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With just two days to spare, Maine’s lobster industry on Saturday won an emergency motion to stop an impending seasonal closure of lobster fishing in federal waters off the state's coast.
The closure of 967 square miles was due to go into effect Monday. On Oct. 16, U.S. District Judge Lance Walker issued a temporary restraining order blocking the ban.
Walker wrote that the federal government, responsible for setting the closure as a method to keep endangered North Atlantic right whales safe from lobster fishing gear, “lacks any traditional evidence that Maine fishing gear has been responsible for the take of a right whale in recent years.”
Trenton-based Maine Lobstering Union, Fox Island Lobster Co. of Vinalhaven and its co-owner Frank Thompson, and the Damon Family Lobster Co. of Stonington filed the motion last month in the U.S. District Court in Bangor against the federal Department of Commerce, National Oceanic and Atmospheric Administration and National Marine Fisheries Service.
The lawsuit was filed by the Portland law firm of McCloskey, Mina, Cunniff & Frawley LLC.
The federal government estimated 62 federally permitted fishermen from Stonington to Boothbay Harbor would be affected by the closure, which was scheduled to take place from October to January and includes the fishery’s most active period.
The area is about 12 miles off the southern Maine coast.
According to the Maine Lobster Union motion, the restricted area would result in significant losses.
Although the federal rule estimated that 62 vessels would be affected by the closure, the union’s motion said actually double that number, 123 vessels, would be affected. The lobster boats mainly work out of Stonington and Vinalhaven, the Maine Lobster Union said.
Damon, in Stonington, sells about 4 million pounds of lobster annually, about a quarter of which comes from the restricted area between October and January.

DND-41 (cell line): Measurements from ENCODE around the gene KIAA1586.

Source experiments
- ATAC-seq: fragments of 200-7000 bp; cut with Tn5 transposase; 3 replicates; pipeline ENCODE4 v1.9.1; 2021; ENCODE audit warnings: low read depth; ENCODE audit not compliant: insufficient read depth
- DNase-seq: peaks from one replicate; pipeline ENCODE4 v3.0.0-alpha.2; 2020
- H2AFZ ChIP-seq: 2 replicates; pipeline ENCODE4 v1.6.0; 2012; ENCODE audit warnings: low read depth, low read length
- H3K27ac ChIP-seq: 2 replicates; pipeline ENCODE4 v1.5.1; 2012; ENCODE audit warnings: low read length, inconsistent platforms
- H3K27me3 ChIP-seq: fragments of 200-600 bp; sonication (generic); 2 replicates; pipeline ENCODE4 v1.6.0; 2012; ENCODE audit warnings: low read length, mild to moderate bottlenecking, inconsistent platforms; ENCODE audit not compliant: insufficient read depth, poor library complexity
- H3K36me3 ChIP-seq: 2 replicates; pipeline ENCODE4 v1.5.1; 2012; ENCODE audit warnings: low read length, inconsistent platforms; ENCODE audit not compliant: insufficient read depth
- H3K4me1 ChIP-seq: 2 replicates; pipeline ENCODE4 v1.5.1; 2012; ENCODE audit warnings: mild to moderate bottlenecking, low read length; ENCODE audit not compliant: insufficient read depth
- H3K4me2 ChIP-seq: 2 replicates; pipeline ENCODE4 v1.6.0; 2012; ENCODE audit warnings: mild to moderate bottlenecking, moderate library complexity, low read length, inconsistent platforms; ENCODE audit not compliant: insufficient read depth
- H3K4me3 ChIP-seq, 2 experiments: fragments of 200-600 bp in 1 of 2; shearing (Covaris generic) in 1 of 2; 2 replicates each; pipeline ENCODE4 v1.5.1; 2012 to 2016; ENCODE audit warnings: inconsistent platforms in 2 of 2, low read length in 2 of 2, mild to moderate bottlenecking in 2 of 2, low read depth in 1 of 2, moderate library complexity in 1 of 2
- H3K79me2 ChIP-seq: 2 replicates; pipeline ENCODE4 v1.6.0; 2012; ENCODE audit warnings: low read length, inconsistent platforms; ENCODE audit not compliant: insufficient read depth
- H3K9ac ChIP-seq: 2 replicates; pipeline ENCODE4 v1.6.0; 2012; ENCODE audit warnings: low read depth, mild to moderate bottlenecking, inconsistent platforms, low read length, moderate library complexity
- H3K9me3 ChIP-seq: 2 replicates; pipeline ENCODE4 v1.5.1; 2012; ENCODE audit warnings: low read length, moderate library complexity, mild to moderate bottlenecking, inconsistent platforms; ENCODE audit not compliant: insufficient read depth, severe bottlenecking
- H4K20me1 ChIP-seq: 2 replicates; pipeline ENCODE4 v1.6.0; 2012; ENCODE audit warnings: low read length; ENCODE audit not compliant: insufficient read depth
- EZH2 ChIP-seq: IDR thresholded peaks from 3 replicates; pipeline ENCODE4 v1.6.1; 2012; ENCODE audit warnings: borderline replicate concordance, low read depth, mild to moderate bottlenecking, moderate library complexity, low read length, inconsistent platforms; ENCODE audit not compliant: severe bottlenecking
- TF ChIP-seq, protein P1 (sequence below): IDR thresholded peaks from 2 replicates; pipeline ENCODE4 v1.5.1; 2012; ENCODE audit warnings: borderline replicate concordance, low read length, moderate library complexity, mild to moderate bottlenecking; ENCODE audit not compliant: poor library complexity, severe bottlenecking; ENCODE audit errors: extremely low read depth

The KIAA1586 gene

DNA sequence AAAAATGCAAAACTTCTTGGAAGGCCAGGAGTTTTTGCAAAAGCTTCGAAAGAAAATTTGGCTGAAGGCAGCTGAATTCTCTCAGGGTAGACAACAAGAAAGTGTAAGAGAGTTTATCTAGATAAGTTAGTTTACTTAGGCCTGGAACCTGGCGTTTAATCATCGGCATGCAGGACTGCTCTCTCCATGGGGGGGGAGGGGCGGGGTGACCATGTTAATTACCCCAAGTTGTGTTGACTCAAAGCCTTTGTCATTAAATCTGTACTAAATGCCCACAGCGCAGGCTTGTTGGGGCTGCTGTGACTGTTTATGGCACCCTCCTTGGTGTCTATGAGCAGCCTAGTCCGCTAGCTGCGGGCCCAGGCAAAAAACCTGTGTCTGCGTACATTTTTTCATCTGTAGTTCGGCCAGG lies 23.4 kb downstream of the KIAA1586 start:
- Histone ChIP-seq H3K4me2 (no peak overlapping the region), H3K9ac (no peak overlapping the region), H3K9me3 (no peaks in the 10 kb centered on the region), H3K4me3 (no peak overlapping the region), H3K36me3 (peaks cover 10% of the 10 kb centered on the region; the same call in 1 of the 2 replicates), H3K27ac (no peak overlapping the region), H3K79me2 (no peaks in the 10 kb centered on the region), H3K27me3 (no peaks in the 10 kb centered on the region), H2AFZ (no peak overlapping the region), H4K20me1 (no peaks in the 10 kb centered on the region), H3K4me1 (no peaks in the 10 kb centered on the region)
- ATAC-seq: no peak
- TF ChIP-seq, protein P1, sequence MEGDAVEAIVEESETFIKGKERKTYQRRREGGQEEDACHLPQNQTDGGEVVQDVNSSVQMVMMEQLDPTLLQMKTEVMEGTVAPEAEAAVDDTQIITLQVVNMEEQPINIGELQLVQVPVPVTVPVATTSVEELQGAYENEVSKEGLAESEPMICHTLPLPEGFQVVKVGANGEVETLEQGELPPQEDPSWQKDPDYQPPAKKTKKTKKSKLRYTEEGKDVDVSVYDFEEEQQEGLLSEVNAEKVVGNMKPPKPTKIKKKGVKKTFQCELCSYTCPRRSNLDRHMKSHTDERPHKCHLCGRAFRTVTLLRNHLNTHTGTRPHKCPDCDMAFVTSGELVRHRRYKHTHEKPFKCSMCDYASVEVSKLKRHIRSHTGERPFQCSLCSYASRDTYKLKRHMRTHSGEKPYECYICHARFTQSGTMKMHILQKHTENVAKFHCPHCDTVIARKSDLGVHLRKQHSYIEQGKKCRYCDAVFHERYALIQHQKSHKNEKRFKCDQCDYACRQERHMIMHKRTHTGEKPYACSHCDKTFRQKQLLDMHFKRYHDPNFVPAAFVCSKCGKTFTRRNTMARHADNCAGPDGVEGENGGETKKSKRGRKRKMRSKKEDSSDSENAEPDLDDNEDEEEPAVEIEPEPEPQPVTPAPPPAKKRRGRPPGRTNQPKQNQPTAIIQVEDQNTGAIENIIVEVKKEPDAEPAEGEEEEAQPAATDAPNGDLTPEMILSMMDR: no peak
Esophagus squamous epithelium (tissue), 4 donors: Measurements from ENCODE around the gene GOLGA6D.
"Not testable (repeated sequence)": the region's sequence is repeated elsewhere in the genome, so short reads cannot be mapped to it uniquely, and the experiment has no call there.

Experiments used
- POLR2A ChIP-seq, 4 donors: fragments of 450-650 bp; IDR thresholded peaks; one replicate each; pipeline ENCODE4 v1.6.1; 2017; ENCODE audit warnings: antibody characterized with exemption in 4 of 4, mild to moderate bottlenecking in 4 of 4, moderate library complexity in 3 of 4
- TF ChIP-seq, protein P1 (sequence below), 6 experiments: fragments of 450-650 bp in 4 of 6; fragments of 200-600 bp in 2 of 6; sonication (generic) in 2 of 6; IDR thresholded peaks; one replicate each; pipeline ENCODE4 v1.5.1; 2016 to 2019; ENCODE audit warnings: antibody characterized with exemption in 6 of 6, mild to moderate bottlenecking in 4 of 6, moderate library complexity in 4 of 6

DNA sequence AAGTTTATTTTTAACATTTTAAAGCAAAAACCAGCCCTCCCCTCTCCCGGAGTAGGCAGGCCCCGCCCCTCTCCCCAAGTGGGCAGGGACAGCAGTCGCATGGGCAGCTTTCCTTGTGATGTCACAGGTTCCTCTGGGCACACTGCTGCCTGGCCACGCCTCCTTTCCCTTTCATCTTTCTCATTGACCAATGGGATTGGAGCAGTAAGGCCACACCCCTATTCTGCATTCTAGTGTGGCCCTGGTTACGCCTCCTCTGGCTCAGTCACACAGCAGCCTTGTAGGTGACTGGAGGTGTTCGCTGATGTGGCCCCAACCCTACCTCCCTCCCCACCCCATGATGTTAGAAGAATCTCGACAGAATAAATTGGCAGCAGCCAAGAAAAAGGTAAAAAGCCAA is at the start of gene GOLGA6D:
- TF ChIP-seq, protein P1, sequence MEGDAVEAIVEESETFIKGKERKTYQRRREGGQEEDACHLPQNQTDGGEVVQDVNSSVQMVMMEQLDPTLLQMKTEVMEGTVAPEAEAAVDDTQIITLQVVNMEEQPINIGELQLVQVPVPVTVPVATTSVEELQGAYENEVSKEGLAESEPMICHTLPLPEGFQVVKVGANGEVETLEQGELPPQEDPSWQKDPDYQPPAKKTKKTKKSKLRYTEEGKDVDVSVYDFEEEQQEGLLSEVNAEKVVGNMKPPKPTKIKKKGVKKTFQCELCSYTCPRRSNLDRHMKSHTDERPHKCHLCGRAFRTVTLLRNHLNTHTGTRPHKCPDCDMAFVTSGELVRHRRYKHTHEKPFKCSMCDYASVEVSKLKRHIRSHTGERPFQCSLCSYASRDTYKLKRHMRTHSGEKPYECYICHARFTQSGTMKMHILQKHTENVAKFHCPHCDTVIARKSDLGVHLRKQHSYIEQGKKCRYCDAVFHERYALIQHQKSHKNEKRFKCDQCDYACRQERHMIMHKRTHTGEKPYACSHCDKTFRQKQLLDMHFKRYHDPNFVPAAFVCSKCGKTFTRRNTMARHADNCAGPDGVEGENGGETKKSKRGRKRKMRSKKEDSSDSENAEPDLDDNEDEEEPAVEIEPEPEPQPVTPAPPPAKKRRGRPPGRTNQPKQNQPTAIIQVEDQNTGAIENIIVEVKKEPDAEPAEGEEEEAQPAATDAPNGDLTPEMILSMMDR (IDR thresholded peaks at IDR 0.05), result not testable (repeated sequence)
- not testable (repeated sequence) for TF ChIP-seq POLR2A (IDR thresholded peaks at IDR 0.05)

Fox Island Lobster, in Vinalhaven, buys at least 1 million pounds of lobster per year between October and January from 50 to 60 boats, most of it coming from the restricted area.
About half of Thompson’s income would be lost as a result of the restriction. In addition, he would be forced to fish further north, in far more dangerous conditions in order to avoid gear conflicts with other lobstermen fishing near the area.
The union owns Lobster 207 LLC in Trenton, which operates a wholesale and retail business. It would stand to lose about 4 million pounds of lobster for every season the restricted area remains in place, which could put the company out of business, according to the motion.
“With the loss of the millions of pounds of lobsters that will result from the closure area, many bait dealers, wholesalers and suppliers will go out of business,” the motion said.
Walker said the scientific record of known large whale entanglements and vessel strikes in the area between 2010 and 2019 “offers little to support” an outright closure.
Although there have been whale entanglements elsewhere in the Gulf of Maine, none were within the designated area, he wrote.
The available information about whale distribution “itself is controversial and not exactly transparent,” he continued. He called the statistical modeling methodology that was used as the basis for the closure “markedly thin.”
Walker said the lobster industry’s concerns about the economic effects of the regulation are substantial enough to support relief.
The federal government has cited the annual cost to the industry of the measure as between $9.8 and $19.2 million, representing 1.5% to 3% of 2019 landings.
But Walker said the brunt of those costs will be borne by two of southern Maine’s foremost fishing communities.
"Given that the cost of the closure also will be born by two communities — Vinalhaven and Stonington — it is hard to cast such losses as anything other than ‘significant,’” he wrote.